But now the Supreme Court may say that no government worker, in any state, can be forced to pay a union.
She was joined by Justice Ruth Bader Ginsburg who anxious that overruling Abood would "drain" the public sector union's resources and even trigger members to stop paying for something others are getting for free.
The Supreme Court on Monday morning heard arguments - again - over the question of whether it is a violation of the First Amendment when public sector unions require nonunion members to pay "agency fees".
Dexter Guptill, a computer support technician for the American Federation of Teachers, said that if the justices rule against the unions, "my co-workers would wind up being forced to spend their effort representing essentially free riders".
OR teachers and other public employees are watching as a case with big implications for unions is heard in the U.S. Supreme Court Monday.
Here's some context: Right now, in more than 20 states, non-union public workers have to pay a "fair-share" fee to government unions. That case was challenged a year ago in Friedrichs vs. California Teachers Association which ended up with a 4-4 tie after the death of Justice Antonin Scalia, leaving the fees in place.
Hebert said the fees have been constitutional since a Supreme Court ruling in 1977 in a case brought by a Detroit teacher.
The union leaders are feeling pressure that they will lose support if the Janus decision comes down against them because they realize that many rank and file members are not in sync with the unions' policy directions. Now, with President Donald Trump's appointee, Neil Gorsuch, joining Justices Roberts, Clarence Thomas, Samuel Alito and Anthony Kennedy, the fix is in. Janus claims that he has paid "thousands of dollars" to a union which, he says, does not represent his interests.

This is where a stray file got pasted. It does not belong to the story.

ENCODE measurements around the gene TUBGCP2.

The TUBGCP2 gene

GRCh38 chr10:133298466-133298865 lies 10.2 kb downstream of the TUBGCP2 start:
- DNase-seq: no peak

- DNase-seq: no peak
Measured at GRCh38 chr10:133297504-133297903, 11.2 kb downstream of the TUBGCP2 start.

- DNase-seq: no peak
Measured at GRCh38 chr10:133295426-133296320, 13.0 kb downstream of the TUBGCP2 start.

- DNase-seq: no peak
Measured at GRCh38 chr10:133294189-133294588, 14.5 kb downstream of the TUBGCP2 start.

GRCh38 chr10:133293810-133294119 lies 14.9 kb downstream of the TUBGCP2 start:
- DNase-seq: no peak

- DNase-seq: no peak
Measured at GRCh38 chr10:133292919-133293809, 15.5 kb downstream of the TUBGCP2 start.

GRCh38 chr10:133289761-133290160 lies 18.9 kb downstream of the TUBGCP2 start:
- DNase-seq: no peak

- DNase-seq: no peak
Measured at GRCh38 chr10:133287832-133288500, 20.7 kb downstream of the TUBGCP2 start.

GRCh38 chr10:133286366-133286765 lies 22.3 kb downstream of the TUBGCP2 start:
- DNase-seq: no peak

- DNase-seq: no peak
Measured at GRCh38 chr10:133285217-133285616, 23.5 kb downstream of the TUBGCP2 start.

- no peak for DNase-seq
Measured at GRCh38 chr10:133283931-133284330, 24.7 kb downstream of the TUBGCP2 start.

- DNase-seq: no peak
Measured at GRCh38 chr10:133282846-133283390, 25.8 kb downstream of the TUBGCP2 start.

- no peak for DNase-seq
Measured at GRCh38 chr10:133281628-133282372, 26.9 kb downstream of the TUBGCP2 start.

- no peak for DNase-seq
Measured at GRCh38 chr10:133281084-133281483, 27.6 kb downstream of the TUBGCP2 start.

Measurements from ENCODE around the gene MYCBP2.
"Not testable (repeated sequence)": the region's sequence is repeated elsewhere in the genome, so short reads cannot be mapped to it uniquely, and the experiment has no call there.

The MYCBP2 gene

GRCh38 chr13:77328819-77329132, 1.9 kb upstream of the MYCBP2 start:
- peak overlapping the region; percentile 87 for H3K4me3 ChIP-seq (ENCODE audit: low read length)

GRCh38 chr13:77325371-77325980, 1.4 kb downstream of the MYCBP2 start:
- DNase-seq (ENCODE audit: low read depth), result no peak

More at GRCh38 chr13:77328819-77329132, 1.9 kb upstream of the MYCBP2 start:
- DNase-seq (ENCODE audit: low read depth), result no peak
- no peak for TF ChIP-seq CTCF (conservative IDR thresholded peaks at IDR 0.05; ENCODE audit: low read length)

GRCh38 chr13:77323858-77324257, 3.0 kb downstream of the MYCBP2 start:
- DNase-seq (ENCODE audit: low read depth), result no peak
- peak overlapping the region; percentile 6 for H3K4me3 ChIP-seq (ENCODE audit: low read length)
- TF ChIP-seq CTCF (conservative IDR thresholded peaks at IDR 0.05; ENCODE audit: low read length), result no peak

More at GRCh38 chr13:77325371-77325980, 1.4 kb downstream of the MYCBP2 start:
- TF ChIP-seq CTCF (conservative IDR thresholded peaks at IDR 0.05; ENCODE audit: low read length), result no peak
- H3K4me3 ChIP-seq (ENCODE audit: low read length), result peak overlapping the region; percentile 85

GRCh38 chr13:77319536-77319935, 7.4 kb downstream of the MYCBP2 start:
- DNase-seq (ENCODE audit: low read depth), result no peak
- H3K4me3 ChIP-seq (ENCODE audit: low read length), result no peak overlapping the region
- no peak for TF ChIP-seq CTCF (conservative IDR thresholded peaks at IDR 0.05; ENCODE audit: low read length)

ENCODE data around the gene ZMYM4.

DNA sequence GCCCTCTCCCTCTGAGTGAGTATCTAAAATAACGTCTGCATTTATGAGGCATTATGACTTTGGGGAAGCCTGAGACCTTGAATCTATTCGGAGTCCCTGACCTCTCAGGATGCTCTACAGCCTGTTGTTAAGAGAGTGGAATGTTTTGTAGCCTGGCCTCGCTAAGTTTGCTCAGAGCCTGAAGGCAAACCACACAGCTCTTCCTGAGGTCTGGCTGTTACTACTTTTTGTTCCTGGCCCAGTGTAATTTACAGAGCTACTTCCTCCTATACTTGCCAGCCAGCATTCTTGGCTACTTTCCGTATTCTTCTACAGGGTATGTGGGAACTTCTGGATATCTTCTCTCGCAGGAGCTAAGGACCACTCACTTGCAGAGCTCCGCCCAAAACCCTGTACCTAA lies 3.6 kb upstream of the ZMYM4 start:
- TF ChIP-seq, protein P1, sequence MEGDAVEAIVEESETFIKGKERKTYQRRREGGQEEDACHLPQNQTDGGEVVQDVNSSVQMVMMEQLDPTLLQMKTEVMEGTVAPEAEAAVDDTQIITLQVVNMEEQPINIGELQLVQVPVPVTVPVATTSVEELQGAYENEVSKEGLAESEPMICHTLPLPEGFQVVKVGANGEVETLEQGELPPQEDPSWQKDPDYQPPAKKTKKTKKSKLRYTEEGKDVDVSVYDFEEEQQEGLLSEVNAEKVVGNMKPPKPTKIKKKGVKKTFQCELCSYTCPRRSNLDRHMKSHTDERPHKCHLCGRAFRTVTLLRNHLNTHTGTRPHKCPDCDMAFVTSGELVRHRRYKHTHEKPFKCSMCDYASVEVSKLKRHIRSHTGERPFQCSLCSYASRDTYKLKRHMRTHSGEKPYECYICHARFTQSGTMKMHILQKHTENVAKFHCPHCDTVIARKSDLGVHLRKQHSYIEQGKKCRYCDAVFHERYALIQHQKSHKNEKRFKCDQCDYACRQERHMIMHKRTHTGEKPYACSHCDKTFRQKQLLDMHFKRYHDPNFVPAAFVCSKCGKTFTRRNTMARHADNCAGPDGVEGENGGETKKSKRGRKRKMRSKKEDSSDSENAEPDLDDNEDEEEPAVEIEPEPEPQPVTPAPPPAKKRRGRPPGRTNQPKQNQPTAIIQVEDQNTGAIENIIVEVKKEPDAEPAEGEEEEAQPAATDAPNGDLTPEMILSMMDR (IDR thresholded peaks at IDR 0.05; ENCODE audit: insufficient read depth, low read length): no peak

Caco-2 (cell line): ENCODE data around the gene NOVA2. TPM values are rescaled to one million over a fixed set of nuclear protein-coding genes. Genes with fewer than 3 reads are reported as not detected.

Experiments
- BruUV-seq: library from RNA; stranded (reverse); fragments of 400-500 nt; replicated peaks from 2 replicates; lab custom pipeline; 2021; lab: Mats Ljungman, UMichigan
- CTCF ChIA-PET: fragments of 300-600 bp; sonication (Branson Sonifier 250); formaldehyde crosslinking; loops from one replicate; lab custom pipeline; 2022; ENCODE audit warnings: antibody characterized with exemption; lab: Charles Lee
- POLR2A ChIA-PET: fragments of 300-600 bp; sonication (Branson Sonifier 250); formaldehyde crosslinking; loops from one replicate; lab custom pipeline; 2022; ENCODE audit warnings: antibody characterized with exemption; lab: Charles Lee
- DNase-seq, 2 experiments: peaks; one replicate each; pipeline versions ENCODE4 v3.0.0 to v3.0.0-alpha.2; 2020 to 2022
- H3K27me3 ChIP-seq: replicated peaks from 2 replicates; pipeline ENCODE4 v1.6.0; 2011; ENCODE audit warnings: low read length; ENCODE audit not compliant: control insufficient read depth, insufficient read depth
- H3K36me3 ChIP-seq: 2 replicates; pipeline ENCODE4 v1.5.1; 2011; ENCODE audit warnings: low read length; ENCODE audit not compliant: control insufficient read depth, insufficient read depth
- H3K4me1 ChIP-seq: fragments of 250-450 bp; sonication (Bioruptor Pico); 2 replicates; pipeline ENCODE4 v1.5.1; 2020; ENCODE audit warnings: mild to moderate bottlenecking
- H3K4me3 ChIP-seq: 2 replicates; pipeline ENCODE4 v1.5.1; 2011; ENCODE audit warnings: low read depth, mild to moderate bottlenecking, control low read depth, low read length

Justices heard arguments in a challenge to an IL law that requires government employees who choose not to join a union to pay fair share fees for collective bargaining purposes.
"We're out here to let "big money" know that we're not going to sit back and let them dictate to us and do whatever they want", he said.
"They would look at it as saving some money, not realizing that our union fights for our wages, patient safety and better working conditions", she said.
IL and union officials say that making the fees optional would let employees become "free riders" who benefit from collective bargaining without paying for it.
Janus v. AFSCME started working its way through the US court system in 2015.
Currently, 28 states have right-to-work laws which prohibit mandatory fees. The other 27 states allow people the "Right To Work" without unions picking their pockets. "I am confident that they will side with free speech for the people of our great nation", Rauner said of the justices, following the arguments. The court's four Democratic appointees said during a fast-paced argument that a decision barring mandatory fees could have sweeping consequences.
"The general result of public-sector unions' outsize influence in politics over the last 30 years, especially at the state and local levels, is ever-larger and more expensive government", writes DiSalvo in his City Journal article, "Judgment Day for Public Unions". "To force a person to pay for something with which we disagree is a travesty for democracy", she said.